The Biden administration intends to join the COVAX vaccine facility - which aims to deliver coronavirus vaccines to poor countries.
President Joe Biden's chief medical adviser, Anthony Fauci spoke to the World Health Organization from Washington on Thursday (January 21) - a day after the inauguration.
He also confirmed that the United States would remain a member of the U.N. agency.
"I am also pleased to announce today that the United States plans to work multilaterally to respond to and recover from the COVID-19 pandemic. President Biden will issue a directive later today, which will include the intent of the United States to join COVAX and support the ACT-Accelerator to advance multilateral efforts for COVID-19 vaccine, therapeutic, and diagnostic distribution, equitable access, and research and development."
WHO head Tedros Adhanom Ghebreyesus welcomed the decision.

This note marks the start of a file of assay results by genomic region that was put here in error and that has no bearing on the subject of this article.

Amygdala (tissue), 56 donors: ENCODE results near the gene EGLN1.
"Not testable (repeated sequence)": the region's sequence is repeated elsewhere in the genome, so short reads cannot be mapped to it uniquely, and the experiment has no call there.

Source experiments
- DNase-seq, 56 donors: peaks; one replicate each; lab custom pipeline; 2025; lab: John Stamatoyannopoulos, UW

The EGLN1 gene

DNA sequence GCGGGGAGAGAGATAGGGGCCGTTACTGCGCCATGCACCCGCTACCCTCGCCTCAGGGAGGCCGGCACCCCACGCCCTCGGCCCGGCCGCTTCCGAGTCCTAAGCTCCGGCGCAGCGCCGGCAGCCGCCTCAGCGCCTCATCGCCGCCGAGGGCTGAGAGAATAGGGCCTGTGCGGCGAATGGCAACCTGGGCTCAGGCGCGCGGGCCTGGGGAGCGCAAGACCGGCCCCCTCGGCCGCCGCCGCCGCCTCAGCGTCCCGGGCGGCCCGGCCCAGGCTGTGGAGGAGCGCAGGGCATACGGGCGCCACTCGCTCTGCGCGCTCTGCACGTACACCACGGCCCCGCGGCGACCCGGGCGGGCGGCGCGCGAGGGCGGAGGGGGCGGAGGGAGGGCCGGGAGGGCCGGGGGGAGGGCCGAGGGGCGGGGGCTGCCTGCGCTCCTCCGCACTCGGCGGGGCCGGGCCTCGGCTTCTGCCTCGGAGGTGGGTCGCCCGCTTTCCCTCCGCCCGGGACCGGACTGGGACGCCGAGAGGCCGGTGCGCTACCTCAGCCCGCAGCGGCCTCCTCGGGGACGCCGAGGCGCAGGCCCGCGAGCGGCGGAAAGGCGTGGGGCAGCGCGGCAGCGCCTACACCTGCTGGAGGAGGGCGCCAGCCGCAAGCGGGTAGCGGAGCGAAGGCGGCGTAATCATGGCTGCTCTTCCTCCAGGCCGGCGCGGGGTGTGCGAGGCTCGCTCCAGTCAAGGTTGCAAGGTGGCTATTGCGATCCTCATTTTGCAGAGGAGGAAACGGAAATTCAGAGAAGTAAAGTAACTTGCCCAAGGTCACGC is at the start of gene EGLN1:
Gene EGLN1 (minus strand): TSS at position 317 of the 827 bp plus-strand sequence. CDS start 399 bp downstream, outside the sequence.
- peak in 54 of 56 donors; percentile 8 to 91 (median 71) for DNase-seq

"This is good day for WHO and a good day for global health. The role of the United States, its global role, is very, very crucial, and I send my deep thanks and warm congratulations to President Biden and Vice-President Harris and to the American people."
WHO officials said earlier this week that the first coronavirus batches are expected to go out to poorer countries in February under the COVAX scheme.
But they also raised concerns that richer countries are still grabbing the lion's share of available shots.
Fauci also said the United States will, quote, "fulfill its financial obligations" to WHO - adding it would work with the other 193 member states on reforms.
Biden's predecessor, Donald Trump, halted funding to the WHO - announcing plans to withdraw in July 2021.
He accused the WHO of being "China-centric" in the initial stages of the outbreak, a charge rejected by Tedros.